MetLife (NYSE:MET) plans to announce its second quarter earnings on July 28th. In the previous quarter, the company reported a 21% increase in revenues and over a 25% increase in operating income primarily due to the acquisition of ALICO. MetLife is the largest life insurer in the U.S. and competes with AIG (NYSE:AIG), Hartford Financial Services (NYSE:HIG) and Prudential Financial (NYSE:PRU), and we have a price estimate of $49 on MetLife’s stock that is about 20% above the current market price. Here we present few key aspects of MetLife’s business that investors need to watch.
Global Economic Environment
MetLife’s business, like any other insurance company’s business, is strongly affected by conditions in the global capital markets and the economy. The global economy is recovering from a period of significant stress, but the recovery from the past recession has been below historical averages.
- What Is MetLife’s Fundamental Value Based On Expected 2016 Results?
- How Has Metlife’s Revenue Composition Changed In The Last Five Years?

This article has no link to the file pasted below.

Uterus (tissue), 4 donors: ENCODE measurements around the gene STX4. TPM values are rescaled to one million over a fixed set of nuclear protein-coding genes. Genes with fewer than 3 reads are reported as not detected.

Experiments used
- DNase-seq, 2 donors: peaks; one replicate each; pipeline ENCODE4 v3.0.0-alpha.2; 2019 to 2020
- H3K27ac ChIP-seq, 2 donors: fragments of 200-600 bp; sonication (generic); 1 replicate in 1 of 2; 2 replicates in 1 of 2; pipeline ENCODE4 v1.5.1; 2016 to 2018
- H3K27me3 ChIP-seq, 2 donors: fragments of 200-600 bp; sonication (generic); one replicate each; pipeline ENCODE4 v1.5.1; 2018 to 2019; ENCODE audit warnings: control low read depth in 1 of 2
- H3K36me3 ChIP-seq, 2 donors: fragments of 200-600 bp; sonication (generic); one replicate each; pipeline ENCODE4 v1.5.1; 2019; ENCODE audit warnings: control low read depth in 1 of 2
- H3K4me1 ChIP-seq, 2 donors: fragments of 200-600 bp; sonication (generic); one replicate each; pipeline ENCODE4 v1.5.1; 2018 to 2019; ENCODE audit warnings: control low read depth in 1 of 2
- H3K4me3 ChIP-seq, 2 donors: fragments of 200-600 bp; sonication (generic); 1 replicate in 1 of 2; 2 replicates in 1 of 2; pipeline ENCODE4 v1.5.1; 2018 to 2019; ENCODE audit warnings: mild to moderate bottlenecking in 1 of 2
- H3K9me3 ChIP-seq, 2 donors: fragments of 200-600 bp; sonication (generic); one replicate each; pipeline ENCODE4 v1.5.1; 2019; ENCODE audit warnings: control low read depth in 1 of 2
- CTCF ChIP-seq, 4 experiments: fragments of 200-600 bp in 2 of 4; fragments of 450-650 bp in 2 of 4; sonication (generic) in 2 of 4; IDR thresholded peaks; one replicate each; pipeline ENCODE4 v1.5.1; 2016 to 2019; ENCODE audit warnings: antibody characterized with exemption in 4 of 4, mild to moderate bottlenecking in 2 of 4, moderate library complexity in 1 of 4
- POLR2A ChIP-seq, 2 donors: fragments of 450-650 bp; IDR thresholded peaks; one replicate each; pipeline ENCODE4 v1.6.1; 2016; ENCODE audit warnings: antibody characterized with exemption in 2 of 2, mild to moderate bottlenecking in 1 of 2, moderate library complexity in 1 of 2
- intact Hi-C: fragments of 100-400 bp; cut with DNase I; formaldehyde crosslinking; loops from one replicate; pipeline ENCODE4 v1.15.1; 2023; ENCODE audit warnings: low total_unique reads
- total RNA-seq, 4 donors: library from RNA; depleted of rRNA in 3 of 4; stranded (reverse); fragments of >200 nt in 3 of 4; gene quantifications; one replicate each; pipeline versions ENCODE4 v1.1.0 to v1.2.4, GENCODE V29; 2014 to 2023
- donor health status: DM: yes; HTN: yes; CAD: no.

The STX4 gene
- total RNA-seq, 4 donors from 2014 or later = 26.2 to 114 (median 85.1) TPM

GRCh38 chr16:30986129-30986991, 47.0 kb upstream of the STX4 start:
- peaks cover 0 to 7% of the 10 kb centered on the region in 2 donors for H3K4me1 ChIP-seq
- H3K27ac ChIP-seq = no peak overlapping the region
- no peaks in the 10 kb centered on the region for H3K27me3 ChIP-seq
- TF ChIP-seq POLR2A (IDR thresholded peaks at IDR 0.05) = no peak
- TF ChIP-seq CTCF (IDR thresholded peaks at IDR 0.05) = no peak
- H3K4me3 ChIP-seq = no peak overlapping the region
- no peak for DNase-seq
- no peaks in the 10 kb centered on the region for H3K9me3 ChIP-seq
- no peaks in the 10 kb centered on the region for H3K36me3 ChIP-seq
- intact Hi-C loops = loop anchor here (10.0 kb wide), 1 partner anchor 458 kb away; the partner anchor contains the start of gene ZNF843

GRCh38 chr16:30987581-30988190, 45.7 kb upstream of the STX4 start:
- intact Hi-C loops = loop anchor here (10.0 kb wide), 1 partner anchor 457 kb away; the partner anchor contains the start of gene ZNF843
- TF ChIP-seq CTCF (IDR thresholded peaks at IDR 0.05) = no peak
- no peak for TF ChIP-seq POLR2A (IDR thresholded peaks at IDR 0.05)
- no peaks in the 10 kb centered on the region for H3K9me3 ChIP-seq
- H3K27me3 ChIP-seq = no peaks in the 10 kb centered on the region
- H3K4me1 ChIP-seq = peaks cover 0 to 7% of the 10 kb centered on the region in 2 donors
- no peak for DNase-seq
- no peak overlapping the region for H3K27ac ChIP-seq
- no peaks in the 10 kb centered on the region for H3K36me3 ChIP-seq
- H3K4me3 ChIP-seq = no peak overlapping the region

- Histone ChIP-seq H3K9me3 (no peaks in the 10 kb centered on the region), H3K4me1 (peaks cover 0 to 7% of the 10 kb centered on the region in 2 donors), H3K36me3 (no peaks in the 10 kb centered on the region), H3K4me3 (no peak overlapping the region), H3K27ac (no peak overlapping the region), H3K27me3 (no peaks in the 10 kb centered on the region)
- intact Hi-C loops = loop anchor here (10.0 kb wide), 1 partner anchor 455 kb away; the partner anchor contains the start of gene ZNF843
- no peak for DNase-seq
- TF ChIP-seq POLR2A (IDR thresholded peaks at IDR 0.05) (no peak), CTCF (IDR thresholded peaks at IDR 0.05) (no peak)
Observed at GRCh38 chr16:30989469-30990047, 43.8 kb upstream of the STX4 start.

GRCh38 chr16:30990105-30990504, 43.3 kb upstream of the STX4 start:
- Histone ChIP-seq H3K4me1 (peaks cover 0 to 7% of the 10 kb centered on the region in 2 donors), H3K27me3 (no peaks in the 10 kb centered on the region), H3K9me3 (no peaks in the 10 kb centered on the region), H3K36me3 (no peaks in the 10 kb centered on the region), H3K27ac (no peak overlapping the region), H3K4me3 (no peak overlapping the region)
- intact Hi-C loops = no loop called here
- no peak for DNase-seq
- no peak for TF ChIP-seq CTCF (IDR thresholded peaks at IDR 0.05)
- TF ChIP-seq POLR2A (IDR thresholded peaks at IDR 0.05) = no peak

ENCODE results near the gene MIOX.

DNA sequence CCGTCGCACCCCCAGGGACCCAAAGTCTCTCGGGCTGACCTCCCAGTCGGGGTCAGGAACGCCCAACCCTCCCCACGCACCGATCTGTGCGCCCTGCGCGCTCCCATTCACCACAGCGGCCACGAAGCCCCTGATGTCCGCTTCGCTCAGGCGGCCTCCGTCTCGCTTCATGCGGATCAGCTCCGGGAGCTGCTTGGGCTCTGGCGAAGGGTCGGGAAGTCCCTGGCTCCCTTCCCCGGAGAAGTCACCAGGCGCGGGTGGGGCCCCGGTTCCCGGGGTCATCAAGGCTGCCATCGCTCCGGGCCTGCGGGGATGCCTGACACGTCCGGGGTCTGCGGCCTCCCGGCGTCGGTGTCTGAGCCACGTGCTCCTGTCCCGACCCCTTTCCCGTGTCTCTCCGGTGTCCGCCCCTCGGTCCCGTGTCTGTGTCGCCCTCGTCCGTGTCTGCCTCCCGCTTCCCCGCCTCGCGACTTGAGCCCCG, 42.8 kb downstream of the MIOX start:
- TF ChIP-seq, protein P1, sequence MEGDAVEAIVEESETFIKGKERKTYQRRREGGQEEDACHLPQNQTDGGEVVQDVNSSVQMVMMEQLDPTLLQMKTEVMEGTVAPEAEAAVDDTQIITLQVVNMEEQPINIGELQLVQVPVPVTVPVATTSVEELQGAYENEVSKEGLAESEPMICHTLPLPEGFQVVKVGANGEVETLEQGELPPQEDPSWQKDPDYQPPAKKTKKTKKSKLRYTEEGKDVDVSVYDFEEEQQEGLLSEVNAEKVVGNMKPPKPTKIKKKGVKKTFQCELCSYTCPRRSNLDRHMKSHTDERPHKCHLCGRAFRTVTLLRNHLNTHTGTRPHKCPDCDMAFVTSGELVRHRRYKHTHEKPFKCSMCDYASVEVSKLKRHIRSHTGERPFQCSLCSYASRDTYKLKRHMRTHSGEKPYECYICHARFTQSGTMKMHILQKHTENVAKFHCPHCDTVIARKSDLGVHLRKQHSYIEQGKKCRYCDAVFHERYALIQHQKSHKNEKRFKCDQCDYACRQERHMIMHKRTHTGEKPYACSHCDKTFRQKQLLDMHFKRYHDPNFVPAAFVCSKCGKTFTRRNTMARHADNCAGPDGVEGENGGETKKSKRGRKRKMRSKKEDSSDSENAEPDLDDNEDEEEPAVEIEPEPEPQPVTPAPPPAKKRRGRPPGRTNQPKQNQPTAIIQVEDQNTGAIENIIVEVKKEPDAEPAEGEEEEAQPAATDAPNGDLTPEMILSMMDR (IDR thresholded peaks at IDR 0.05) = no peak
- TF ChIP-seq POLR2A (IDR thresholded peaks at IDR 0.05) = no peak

- How Much Did Metlife’s Revenue & EBITDA Grow In The Last Five Years?
- What Is Metlife’s Revenue And EBITDA Breakdown By Operating Segments?
- MetLife Q4 Earnings: Lower Profits, Moratorium On Share Buybacks
- MetLife Earnings Preview: FX Headwinds, Low Investment Income To Offset Business Growth
The unemployment rate continue to remain high, inflation is beginning to rise and the central banks around the world have begun tightening monetary conditions. During the previous quarter, MetLife’s premium from its U.S. businesses declined by almost 10% and a choppy economic environment could lead to stagnation or even a decline in MetLife’s premium income during the second quarter.
Variable Annuities Growth
During the last quarter, MetLife’s annuity sales increased 34% compared to the same period last year primarily due to rise in variable annuity sales. We expect MetLife’s variable annuity sales to remain strong in the remainder of 2011 as the company is expanding its distribution channels to reach more customers. Also the retiring baby boomer population in the U.S. will keep demand for annuities elevated for several years.